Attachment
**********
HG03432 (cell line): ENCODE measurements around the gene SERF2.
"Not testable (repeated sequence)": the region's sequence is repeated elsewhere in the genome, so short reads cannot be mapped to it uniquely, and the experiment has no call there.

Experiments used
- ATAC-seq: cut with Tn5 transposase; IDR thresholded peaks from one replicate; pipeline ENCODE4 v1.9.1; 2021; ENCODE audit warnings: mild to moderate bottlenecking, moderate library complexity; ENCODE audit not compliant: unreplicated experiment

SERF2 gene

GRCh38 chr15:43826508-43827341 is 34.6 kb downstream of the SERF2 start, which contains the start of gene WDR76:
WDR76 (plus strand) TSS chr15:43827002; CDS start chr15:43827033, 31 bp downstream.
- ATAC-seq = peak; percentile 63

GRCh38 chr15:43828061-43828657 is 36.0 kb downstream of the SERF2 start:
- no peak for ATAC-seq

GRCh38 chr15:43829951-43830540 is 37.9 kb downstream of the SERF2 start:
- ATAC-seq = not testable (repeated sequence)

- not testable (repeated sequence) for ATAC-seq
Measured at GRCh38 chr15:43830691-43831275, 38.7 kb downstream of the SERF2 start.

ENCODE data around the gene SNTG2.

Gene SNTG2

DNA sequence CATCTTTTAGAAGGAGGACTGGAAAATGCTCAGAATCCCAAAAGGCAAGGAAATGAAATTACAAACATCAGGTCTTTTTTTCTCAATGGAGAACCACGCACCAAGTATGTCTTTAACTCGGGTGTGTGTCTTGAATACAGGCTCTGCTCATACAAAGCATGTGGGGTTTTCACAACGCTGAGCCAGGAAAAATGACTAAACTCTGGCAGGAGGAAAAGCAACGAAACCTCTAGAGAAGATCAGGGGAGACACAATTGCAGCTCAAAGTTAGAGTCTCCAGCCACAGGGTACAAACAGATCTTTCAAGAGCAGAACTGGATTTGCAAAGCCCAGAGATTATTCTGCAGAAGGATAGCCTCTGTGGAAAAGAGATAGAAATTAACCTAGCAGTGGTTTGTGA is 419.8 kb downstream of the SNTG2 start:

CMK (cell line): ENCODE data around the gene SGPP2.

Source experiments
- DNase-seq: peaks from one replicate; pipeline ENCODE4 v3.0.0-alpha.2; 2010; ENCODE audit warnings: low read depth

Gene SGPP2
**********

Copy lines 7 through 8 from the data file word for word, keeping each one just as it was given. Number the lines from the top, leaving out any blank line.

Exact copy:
WDR76 (plus strand) TSS chr15:43827002; CDS start chr15:43827033, 31 bp downstream.
- ATAC-seq = peak; percentile 63